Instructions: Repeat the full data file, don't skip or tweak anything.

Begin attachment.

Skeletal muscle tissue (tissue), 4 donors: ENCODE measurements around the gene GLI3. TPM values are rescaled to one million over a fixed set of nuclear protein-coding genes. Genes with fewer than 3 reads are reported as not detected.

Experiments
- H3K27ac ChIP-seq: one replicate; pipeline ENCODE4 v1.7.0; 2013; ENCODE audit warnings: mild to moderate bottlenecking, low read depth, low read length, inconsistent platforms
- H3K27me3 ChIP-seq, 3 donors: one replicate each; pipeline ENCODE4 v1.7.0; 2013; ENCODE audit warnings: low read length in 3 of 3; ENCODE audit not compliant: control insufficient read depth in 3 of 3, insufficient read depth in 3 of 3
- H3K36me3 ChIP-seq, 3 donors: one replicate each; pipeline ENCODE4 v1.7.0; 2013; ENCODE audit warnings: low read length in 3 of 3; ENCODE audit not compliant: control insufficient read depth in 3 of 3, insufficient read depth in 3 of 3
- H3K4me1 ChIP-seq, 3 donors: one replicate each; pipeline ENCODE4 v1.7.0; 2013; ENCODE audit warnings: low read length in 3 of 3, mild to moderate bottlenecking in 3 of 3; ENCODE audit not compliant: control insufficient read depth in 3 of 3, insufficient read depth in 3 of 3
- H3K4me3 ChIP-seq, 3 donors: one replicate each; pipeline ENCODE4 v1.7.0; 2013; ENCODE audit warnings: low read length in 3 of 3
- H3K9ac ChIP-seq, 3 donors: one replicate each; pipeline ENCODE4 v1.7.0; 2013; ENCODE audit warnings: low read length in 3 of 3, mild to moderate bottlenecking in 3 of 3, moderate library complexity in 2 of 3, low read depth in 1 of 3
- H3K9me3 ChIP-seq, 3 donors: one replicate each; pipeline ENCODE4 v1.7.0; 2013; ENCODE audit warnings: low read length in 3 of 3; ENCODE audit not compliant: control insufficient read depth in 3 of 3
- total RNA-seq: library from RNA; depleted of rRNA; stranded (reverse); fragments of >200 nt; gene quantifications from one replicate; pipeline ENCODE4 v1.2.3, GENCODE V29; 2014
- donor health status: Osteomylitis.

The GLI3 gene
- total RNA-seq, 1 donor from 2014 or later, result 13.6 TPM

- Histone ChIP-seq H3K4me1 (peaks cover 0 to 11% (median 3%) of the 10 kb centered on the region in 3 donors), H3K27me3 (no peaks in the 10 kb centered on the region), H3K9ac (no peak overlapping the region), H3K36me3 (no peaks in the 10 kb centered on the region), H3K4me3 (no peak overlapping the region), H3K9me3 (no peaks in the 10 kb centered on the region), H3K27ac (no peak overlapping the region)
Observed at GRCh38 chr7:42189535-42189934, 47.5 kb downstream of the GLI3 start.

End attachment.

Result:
Skeletal muscle tissue (tissue), 4 donors: ENCODE measurements around the gene GLI3. TPM values are rescaled to one million over a fixed set of nuclear protein-coding genes. Genes with fewer than 3 reads are reported as not detected.

Experiments
- H3K27ac ChIP-seq: one replicate; pipeline ENCODE4 v1.7.0; 2013; ENCODE audit warnings: mild to moderate bottlenecking, low read depth, low read length, inconsistent platforms
- H3K27me3 ChIP-seq, 3 donors: one replicate each; pipeline ENCODE4 v1.7.0; 2013; ENCODE audit warnings: low read length in 3 of 3; ENCODE audit not compliant: control insufficient read depth in 3 of 3, insufficient read depth in 3 of 3
- H3K36me3 ChIP-seq, 3 donors: one replicate each; pipeline ENCODE4 v1.7.0; 2013; ENCODE audit warnings: low read length in 3 of 3; ENCODE audit not compliant: control insufficient read depth in 3 of 3, insufficient read depth in 3 of 3
- H3K4me1 ChIP-seq, 3 donors: one replicate each; pipeline ENCODE4 v1.7.0; 2013; ENCODE audit warnings: low read length in 3 of 3, mild to moderate bottlenecking in 3 of 3; ENCODE audit not compliant: control insufficient read depth in 3 of 3, insufficient read depth in 3 of 3
- H3K4me3 ChIP-seq, 3 donors: one replicate each; pipeline ENCODE4 v1.7.0; 2013; ENCODE audit warnings: low read length in 3 of 3
- H3K9ac ChIP-seq, 3 donors: one replicate each; pipeline ENCODE4 v1.7.0; 2013; ENCODE audit warnings: low read length in 3 of 3, mild to moderate bottlenecking in 3 of 3, moderate library complexity in 2 of 3, low read depth in 1 of 3
- H3K9me3 ChIP-seq, 3 donors: one replicate each; pipeline ENCODE4 v1.7.0; 2013; ENCODE audit warnings: low read length in 3 of 3; ENCODE audit not compliant: control insufficient read depth in 3 of 3
- total RNA-seq: library from RNA; depleted of rRNA; stranded (reverse); fragments of >200 nt; gene quantifications from one replicate; pipeline ENCODE4 v1.2.3, GENCODE V29; 2014
- donor health status: Osteomylitis.

The GLI3 gene
- total RNA-seq, 1 donor from 2014 or later, result 13.6 TPM

- Histone ChIP-seq H3K4me1 (peaks cover 0 to 11% (median 3%) of the 10 kb centered on the region in 3 donors), H3K27me3 (no peaks in the 10 kb centered on the region), H3K9ac (no peak overlapping the region), H3K36me3 (no peaks in the 10 kb centered on the region), H3K4me3 (no peak overlapping the region), H3K9me3 (no peaks in the 10 kb centered on the region), H3K27ac (no peak overlapping the region)
Observed at GRCh38 chr7:42189535-42189934, 47.5 kb downstream of the GLI3 start.